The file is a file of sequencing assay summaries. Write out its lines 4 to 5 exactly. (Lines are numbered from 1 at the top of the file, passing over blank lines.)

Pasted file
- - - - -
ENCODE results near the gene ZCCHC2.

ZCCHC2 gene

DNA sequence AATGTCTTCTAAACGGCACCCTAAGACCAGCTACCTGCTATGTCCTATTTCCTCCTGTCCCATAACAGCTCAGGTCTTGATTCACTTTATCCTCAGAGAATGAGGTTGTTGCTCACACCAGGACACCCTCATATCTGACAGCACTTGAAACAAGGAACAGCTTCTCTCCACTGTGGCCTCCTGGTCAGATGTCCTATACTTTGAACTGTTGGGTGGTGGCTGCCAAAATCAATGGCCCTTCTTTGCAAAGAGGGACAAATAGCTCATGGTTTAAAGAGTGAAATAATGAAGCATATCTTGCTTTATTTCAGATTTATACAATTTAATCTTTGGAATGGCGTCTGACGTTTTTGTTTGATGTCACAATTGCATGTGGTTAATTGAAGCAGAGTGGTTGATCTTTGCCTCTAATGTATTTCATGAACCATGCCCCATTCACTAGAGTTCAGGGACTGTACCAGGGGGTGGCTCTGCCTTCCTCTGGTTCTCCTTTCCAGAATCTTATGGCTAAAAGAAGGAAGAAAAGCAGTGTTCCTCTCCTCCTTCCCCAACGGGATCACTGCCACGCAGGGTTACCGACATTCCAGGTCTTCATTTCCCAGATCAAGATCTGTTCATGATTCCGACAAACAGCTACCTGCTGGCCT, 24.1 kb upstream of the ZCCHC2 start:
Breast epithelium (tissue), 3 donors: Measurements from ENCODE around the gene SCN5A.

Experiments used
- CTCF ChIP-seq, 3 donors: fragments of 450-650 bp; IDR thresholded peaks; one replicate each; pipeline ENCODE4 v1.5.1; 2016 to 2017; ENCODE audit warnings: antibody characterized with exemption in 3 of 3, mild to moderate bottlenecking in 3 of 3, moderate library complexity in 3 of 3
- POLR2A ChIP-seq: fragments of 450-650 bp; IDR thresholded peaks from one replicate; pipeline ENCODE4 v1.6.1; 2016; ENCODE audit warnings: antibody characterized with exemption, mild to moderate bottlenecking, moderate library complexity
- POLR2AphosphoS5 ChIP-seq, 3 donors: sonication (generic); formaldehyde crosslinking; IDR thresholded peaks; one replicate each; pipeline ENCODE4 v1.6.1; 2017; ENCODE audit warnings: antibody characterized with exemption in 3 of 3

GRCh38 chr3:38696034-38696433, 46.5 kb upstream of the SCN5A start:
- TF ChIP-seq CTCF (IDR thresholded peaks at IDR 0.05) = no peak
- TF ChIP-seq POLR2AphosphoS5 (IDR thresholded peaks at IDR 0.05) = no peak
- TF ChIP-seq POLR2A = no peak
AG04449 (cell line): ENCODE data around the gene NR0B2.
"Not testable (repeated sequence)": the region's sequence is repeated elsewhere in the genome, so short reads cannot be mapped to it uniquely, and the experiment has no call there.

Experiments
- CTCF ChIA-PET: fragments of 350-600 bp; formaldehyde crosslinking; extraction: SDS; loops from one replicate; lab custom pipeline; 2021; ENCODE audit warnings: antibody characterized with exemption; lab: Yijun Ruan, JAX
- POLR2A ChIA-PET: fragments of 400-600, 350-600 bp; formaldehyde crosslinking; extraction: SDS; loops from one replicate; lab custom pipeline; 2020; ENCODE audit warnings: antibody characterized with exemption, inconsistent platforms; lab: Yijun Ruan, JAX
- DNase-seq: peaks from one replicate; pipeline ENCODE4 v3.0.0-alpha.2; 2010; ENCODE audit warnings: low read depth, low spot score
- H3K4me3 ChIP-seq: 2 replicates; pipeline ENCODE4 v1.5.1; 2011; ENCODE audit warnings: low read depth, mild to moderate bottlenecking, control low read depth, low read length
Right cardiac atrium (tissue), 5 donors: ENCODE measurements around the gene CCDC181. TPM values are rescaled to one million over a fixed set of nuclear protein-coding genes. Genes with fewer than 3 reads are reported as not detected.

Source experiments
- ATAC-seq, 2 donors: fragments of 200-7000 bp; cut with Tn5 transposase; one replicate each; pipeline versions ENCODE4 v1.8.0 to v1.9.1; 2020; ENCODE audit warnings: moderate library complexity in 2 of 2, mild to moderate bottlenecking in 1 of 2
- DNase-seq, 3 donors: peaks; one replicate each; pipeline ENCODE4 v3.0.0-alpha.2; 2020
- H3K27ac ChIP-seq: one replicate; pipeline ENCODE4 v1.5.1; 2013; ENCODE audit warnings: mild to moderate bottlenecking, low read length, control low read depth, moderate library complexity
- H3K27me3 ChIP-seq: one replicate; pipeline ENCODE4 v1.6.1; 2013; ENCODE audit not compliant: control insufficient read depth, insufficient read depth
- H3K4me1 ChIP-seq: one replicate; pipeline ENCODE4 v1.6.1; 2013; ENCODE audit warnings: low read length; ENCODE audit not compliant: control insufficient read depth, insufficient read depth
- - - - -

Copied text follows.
Breast epithelium (tissue), 3 donors: Measurements from ENCODE around the gene SCN5A.

Experiments used